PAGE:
Migrant expulsions ease in France, hardline persists

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PARIS, Nov 8 (Reuters) France indicated today it was falling behind in its drive to send home at least 25,000 illegal immigrants in 2007 despite a recent surge in forced expulsions.

President Nicolas Sarkozy created a controversial ministry of immigration, integration and national identity when he took office in May, facing down opposition criticism that he was pandering to the xenophobic far-right.

Immigration Minister Brice Hortefeux told reporters that since his post was set up five months ago expulsions had jumped 23 percent compared to the five months beforehand.

But he said that between January and October some 18,600 illegal immigrants had been sent home, indicating that his office would struggle to hit the 25,000 target set by Sarkozy.

In 2006, some 23,831 foreigners were sent packing.

Hortefeux blamed this year's slippage on the political lull ahead of the May election and on the fact that Romanian and Bulgarian immigrants had largely dropped off the radar screen after their countries joined the European Union in January.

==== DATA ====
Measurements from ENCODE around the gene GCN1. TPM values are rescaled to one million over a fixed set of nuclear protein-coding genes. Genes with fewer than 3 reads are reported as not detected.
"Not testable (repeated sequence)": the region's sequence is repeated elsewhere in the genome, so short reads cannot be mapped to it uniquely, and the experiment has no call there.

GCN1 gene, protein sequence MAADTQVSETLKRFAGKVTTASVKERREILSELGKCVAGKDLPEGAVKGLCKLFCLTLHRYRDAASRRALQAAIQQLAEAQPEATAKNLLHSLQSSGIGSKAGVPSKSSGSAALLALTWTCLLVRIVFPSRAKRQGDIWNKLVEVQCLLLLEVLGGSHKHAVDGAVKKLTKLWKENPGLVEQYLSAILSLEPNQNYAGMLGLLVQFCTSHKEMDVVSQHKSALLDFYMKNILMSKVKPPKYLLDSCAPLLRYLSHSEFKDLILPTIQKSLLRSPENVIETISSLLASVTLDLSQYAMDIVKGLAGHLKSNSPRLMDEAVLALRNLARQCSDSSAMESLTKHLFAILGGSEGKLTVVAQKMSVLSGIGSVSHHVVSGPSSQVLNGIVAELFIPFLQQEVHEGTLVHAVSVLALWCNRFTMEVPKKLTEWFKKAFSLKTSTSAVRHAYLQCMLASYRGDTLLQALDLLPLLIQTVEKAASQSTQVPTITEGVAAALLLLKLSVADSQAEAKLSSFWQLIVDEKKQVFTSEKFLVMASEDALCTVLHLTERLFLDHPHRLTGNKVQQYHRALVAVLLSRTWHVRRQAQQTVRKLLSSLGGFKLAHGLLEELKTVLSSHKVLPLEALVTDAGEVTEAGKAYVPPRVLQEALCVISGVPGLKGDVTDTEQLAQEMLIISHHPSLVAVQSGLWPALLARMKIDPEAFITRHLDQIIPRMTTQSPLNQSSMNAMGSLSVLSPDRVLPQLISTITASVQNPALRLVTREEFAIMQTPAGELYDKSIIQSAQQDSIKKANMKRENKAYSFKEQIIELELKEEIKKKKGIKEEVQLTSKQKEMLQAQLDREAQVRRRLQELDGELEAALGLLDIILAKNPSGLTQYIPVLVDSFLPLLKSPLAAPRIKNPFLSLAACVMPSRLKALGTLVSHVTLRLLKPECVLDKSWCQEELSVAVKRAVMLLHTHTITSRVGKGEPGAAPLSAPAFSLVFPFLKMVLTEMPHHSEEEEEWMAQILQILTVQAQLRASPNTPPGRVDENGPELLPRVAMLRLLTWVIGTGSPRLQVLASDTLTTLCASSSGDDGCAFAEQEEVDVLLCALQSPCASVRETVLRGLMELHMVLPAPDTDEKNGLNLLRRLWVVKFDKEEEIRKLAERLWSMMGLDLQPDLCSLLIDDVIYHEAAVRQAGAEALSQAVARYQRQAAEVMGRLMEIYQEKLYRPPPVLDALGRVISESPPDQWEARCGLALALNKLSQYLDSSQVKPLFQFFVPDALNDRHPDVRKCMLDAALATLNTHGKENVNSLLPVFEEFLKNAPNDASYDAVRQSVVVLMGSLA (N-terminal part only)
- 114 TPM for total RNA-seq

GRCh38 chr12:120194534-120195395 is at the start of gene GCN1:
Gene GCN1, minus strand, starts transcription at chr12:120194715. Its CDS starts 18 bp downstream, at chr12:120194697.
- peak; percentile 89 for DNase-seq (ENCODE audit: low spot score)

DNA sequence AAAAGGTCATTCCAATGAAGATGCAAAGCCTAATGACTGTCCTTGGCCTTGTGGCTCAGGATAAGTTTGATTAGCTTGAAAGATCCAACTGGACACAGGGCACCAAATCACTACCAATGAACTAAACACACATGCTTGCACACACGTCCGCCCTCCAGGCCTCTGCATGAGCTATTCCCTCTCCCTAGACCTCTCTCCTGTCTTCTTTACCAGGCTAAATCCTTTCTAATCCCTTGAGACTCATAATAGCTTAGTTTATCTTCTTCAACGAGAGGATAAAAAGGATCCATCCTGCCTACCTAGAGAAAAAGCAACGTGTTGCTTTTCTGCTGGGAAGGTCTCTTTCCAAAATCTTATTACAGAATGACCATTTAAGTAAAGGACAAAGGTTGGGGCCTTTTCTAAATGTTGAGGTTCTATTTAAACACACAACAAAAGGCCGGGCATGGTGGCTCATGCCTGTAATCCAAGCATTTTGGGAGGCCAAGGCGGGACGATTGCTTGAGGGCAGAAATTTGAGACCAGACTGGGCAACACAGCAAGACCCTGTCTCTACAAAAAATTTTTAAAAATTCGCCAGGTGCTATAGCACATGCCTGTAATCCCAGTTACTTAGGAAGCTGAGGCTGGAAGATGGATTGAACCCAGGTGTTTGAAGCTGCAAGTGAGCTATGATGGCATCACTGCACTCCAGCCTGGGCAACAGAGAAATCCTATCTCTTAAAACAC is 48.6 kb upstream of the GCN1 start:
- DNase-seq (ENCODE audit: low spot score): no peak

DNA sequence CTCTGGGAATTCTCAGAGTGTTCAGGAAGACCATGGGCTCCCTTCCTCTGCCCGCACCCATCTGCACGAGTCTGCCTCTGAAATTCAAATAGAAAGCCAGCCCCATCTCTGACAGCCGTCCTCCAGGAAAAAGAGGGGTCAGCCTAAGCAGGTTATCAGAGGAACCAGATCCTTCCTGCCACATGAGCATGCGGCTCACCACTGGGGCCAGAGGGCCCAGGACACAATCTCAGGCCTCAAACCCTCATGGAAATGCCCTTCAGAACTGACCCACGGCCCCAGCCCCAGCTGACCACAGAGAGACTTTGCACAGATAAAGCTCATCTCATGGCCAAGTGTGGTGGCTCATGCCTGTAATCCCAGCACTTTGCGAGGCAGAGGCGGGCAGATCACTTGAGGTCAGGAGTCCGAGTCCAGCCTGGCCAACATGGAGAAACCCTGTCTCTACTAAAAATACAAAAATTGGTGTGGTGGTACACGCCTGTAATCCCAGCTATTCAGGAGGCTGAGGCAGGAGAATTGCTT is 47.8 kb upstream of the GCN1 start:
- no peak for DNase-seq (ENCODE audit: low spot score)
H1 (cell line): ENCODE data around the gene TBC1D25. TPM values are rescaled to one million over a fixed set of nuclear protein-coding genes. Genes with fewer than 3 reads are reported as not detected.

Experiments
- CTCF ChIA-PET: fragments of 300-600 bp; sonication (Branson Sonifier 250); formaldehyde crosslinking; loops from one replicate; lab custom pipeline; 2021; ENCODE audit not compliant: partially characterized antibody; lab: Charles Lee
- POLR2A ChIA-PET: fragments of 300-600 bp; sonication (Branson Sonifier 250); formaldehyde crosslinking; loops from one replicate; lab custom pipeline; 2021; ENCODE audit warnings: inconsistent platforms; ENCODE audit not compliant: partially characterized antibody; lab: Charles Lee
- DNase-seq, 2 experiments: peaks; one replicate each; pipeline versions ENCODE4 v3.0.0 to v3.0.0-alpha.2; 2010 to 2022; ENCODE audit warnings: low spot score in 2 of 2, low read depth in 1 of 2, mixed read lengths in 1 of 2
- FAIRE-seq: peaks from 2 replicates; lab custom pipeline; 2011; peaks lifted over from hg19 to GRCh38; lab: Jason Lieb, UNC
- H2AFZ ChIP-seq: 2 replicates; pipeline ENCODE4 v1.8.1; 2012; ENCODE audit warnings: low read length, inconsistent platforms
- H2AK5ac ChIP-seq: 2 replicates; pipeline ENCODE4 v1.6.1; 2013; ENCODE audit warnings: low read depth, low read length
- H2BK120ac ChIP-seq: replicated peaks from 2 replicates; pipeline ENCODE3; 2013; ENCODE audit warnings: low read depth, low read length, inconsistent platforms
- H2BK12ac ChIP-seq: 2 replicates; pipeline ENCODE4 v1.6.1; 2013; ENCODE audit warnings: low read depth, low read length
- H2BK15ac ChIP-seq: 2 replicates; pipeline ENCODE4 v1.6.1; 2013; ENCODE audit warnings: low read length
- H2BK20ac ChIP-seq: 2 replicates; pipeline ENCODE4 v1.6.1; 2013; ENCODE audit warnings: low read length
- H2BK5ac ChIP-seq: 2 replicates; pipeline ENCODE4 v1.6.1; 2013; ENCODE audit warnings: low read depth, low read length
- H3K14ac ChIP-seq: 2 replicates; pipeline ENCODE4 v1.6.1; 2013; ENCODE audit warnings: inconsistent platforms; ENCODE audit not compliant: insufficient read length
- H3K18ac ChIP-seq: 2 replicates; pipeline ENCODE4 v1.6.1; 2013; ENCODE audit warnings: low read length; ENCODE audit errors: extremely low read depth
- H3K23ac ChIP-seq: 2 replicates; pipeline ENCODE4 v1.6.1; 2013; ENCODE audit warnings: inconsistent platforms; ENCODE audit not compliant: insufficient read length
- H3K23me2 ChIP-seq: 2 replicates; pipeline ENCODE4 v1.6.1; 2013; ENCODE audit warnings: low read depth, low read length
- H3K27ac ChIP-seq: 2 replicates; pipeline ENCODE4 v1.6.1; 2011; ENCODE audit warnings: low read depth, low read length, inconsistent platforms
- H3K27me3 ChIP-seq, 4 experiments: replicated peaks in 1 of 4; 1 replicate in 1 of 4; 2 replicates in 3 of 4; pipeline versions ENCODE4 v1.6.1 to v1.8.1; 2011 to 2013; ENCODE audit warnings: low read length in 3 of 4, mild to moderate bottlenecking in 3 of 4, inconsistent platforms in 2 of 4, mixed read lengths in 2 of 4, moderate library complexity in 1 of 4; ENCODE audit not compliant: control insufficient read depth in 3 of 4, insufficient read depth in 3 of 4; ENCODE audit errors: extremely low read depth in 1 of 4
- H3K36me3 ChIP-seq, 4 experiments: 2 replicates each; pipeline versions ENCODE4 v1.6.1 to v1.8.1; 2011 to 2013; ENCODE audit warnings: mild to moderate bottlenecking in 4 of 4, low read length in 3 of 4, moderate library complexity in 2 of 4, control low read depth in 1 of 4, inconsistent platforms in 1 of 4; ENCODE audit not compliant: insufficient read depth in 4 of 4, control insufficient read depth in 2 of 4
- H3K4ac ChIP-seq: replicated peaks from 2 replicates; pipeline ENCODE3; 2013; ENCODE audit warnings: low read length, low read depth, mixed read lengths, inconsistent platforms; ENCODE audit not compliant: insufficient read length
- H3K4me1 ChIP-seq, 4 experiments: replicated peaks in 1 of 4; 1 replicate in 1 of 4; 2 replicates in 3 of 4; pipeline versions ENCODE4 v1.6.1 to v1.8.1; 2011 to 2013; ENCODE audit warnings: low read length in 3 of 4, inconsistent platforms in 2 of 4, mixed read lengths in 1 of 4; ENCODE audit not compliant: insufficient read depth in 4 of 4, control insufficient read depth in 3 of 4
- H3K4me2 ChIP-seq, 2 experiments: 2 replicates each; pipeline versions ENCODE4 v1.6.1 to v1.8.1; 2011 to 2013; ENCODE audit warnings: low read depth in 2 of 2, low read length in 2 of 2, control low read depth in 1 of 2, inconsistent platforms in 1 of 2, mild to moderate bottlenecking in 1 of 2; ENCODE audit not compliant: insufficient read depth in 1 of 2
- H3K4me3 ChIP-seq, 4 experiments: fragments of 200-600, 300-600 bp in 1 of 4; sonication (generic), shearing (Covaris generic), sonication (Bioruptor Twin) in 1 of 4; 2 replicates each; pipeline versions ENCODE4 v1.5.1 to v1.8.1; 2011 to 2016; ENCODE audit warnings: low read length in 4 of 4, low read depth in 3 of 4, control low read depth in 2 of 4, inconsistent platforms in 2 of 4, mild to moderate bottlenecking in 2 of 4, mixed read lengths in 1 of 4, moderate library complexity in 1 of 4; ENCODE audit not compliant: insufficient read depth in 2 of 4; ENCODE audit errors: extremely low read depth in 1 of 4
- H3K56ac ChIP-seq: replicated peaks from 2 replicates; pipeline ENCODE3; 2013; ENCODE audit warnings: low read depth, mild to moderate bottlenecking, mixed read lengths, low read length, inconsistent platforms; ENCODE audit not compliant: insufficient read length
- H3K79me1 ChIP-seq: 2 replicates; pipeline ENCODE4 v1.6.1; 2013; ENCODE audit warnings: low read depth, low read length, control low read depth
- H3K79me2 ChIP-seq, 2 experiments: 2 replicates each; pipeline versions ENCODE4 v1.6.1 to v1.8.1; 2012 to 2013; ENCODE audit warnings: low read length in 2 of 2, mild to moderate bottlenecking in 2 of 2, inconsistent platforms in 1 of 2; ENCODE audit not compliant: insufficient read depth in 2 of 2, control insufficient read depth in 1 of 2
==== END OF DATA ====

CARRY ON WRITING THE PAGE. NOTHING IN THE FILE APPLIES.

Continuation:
''I want to make clear one principle: a foreigner who is not regularised is destined to return to their home country,'' Hortefeux said, stressing that France wanted to entice the trained labour its economy needed rather than absorb unskilled workers.

He added that France would never fix quotas for refugees and was not obsessed with meeting its expulsion targets.

NEIGHBOURS NEED MORE WORKERS An EU document obtained by Reuters yesterday showed that the 27-nation bloc expected to receive a net 40 million immigrants in the next 40 years, but said this would not be enough to prevent a fall in the Union's working population.

In his first major news conference since becoming minister, Hortefeux said France had absorbed more foreigners than any other EU state ''in recent decades'', with up to 400,000 a year settling in the country in the 1960s and 70s.

In 2006, 191,475 foreigners were given residency papers in France, a two percent drop on 2005.

Hortefeux said France did not need as many foreign workers as its neighbours, with more than two children born on average to French women against just 1.3 in neighbouring Spain.

''France does not need massive immigration to support failing demographics,'' he said. The country lacked a million homes for its current citizens so could not physically absorb large numbers of newcomers.

He said his ministry would promote temporary work and study visas which would last a maximum six years so as not to provoke a brain drain from impoverished countries.

The ministry has also drawn up a list of 30 jobs where France had vacancies, such as metal workers, and was willing to hire immigrants. But priority would go to the existing immigrant community, which had an unemployment rate of more than 20 percent against a national jobless average of 8.4 per cent.


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